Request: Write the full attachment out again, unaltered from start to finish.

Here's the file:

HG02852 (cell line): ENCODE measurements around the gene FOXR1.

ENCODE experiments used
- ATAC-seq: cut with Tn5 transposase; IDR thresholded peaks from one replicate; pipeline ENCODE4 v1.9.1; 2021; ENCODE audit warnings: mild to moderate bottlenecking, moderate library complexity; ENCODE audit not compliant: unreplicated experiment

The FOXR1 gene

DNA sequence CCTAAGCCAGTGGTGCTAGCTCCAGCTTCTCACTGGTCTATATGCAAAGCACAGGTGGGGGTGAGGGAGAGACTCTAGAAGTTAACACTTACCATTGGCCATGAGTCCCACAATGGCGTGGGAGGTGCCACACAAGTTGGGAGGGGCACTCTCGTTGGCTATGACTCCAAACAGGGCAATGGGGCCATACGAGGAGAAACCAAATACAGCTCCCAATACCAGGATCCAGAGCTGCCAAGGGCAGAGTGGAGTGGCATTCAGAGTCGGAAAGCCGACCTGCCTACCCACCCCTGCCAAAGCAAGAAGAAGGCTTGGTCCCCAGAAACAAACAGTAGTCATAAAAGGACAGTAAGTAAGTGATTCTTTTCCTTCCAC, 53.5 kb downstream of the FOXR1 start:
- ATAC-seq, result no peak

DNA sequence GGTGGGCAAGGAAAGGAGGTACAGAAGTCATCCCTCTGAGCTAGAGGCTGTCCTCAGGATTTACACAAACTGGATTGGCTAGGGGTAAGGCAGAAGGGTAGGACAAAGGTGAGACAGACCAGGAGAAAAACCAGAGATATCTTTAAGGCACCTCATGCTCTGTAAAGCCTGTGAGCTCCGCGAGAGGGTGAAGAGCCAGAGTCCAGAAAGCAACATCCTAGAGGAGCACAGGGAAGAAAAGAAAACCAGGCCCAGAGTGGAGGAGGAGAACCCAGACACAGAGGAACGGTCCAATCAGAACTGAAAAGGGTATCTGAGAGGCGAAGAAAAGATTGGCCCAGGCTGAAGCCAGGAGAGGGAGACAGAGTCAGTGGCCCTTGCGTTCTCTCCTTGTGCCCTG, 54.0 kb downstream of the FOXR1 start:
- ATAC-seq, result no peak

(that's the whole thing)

HG02852 (cell line): ENCODE measurements around the gene FOXR1.

ENCODE experiments used
- ATAC-seq: cut with Tn5 transposase; IDR thresholded peaks from one replicate; pipeline ENCODE4 v1.9.1; 2021; ENCODE audit warnings: mild to moderate bottlenecking, moderate library complexity; ENCODE audit not compliant: unreplicated experiment

The FOXR1 gene

DNA sequence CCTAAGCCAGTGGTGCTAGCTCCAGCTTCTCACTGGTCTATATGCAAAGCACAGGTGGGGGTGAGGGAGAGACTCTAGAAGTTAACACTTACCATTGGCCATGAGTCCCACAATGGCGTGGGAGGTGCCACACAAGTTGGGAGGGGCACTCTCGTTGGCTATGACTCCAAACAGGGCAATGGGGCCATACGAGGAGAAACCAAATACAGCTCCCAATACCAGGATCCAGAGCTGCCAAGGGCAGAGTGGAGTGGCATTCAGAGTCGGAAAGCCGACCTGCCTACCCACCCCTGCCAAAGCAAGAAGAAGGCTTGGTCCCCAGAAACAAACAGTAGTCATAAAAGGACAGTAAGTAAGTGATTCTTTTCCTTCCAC, 53.5 kb downstream of the FOXR1 start:
- ATAC-seq, result no peak

DNA sequence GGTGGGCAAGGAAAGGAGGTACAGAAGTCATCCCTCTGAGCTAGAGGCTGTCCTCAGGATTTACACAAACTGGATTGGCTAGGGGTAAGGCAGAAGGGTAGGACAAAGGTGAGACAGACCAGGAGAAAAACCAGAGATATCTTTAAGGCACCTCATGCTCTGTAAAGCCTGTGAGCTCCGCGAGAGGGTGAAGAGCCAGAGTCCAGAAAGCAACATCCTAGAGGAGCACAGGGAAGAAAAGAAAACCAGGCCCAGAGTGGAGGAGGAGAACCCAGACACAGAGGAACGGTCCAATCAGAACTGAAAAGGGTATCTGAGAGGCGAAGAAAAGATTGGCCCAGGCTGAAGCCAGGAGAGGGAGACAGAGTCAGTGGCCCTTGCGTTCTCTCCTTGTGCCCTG, 54.0 kb downstream of the FOXR1 start:
- ATAC-seq, result no peak